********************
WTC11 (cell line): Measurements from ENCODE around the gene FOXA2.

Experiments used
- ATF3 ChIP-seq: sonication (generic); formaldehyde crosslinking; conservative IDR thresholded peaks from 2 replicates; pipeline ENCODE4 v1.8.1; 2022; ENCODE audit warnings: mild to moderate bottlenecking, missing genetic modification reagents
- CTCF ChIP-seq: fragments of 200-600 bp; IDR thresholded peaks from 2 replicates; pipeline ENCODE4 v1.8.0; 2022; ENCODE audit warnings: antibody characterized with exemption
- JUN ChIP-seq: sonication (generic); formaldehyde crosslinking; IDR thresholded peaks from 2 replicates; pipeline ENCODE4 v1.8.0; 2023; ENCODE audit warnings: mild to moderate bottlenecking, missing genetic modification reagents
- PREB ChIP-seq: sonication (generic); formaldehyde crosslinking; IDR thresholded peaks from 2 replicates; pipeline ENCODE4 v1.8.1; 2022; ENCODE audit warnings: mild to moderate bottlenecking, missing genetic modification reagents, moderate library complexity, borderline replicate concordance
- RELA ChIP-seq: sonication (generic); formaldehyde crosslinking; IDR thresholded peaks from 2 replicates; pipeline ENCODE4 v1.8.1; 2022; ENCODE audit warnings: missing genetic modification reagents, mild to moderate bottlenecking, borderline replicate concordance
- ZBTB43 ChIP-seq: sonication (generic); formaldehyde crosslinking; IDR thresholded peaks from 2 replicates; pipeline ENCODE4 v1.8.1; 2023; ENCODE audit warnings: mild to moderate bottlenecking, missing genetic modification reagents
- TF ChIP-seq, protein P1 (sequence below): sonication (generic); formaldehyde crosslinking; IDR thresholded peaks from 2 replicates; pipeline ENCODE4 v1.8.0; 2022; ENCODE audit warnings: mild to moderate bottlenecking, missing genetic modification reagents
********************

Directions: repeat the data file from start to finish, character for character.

WTC11 (cell line): Measurements from ENCODE around the gene FOXA2.

Experiments used
- ATF3 ChIP-seq: sonication (generic); formaldehyde crosslinking; conservative IDR thresholded peaks from 2 replicates; pipeline ENCODE4 v1.8.1; 2022; ENCODE audit warnings: mild to moderate bottlenecking, missing genetic modification reagents
- CTCF ChIP-seq: fragments of 200-600 bp; IDR thresholded peaks from 2 replicates; pipeline ENCODE4 v1.8.0; 2022; ENCODE audit warnings: antibody characterized with exemption
- JUN ChIP-seq: sonication (generic); formaldehyde crosslinking; IDR thresholded peaks from 2 replicates; pipeline ENCODE4 v1.8.0; 2023; ENCODE audit warnings: mild to moderate bottlenecking, missing genetic modification reagents
- PREB ChIP-seq: sonication (generic); formaldehyde crosslinking; IDR thresholded peaks from 2 replicates; pipeline ENCODE4 v1.8.1; 2022; ENCODE audit warnings: mild to moderate bottlenecking, missing genetic modification reagents, moderate library complexity, borderline replicate concordance
- RELA ChIP-seq: sonication (generic); formaldehyde crosslinking; IDR thresholded peaks from 2 replicates; pipeline ENCODE4 v1.8.1; 2022; ENCODE audit warnings: missing genetic modification reagents, mild to moderate bottlenecking, borderline replicate concordance
- ZBTB43 ChIP-seq: sonication (generic); formaldehyde crosslinking; IDR thresholded peaks from 2 replicates; pipeline ENCODE4 v1.8.1; 2023; ENCODE audit warnings: mild to moderate bottlenecking, missing genetic modification reagents
- TF ChIP-seq, protein P1 (sequence below): sonication (generic); formaldehyde crosslinking; IDR thresholded peaks from 2 replicates; pipeline ENCODE4 v1.8.0; 2022; ENCODE audit warnings: mild to moderate bottlenecking, missing genetic modification reagents